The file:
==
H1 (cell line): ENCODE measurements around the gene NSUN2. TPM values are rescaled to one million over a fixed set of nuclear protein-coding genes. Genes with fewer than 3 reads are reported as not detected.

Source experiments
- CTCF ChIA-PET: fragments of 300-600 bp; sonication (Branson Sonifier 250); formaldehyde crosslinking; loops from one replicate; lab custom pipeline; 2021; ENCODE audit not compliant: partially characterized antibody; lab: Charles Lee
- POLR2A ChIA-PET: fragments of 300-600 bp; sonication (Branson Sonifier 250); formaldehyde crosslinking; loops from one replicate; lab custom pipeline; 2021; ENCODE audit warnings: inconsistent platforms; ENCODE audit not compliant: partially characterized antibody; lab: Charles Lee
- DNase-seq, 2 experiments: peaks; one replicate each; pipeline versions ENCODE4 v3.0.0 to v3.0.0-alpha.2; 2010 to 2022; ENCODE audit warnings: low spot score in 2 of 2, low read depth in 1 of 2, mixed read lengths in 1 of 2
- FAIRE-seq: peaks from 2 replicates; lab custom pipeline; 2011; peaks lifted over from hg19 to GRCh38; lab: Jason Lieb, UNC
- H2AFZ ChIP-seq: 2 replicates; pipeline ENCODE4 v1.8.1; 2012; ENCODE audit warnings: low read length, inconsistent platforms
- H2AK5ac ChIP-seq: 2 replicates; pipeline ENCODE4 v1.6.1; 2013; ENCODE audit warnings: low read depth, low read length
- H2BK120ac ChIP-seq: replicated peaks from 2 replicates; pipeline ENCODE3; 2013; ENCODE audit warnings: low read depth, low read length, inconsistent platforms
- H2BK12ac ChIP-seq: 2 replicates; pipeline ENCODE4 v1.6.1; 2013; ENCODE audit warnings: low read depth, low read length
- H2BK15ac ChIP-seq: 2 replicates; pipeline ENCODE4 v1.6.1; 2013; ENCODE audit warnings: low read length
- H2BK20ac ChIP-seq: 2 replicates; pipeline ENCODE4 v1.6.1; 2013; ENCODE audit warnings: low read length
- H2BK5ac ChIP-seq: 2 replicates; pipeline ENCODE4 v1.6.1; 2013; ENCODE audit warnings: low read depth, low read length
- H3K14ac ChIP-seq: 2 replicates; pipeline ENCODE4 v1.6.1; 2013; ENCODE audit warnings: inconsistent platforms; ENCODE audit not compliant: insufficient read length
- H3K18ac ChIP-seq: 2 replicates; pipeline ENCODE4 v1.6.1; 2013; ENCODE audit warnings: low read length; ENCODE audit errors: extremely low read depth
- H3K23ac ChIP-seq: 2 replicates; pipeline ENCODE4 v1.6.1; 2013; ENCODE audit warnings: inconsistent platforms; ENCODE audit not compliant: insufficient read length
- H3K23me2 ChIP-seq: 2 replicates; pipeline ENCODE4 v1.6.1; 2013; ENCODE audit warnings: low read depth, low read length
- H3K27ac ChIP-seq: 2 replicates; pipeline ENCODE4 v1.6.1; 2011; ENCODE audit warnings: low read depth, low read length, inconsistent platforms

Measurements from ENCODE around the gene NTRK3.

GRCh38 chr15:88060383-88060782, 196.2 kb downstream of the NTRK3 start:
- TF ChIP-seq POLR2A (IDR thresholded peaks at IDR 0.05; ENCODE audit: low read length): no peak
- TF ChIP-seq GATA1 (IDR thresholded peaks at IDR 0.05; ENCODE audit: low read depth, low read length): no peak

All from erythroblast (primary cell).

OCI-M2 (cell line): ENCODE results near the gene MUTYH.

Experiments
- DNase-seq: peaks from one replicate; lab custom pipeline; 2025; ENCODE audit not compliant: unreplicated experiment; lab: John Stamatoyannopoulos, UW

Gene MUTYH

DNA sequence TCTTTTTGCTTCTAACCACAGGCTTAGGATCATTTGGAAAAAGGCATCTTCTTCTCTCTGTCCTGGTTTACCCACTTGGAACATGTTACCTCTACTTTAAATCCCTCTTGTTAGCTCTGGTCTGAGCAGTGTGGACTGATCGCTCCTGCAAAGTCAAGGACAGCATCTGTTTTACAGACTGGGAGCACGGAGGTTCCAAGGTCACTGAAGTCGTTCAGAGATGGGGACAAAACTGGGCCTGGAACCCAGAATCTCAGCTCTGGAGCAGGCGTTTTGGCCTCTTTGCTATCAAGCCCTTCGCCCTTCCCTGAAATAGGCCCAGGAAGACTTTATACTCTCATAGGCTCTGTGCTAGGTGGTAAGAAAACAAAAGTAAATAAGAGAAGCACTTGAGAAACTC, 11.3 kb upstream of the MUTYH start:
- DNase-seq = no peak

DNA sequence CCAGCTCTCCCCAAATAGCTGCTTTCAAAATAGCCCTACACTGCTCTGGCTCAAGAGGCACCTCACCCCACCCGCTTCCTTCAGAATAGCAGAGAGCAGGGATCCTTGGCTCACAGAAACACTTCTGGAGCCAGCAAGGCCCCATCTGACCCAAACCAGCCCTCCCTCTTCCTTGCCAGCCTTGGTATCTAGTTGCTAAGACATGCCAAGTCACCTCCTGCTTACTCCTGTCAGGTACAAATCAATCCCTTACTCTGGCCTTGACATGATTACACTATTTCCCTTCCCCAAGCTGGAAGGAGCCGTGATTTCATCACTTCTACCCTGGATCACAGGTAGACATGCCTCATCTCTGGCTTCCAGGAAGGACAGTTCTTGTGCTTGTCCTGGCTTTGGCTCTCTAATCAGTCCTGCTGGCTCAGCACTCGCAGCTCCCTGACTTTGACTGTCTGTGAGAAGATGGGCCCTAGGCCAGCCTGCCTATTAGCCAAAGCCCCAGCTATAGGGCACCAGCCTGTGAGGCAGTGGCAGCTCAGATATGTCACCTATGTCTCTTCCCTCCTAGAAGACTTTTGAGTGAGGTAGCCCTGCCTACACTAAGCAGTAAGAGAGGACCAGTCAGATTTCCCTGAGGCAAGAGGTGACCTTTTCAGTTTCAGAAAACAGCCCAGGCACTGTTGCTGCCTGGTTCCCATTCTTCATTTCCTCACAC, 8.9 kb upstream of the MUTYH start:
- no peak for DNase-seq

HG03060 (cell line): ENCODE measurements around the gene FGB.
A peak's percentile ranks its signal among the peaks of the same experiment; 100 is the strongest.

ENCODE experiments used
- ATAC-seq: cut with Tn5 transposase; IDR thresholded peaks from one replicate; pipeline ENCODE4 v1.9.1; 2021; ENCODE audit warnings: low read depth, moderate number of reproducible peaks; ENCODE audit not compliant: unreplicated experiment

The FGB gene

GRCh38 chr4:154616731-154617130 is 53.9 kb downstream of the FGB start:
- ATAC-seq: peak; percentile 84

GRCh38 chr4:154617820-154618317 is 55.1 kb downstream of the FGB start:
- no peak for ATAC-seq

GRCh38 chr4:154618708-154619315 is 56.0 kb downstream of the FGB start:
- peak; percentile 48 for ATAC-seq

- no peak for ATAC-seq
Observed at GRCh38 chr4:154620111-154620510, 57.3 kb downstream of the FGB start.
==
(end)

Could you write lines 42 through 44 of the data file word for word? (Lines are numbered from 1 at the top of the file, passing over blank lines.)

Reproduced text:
- peak; percentile 48 for ATAC-seq

- no peak for ATAC-seq
Observed at GRCh38 chr4:154620111-154620510, 57.3 kb downstream of the FGB start.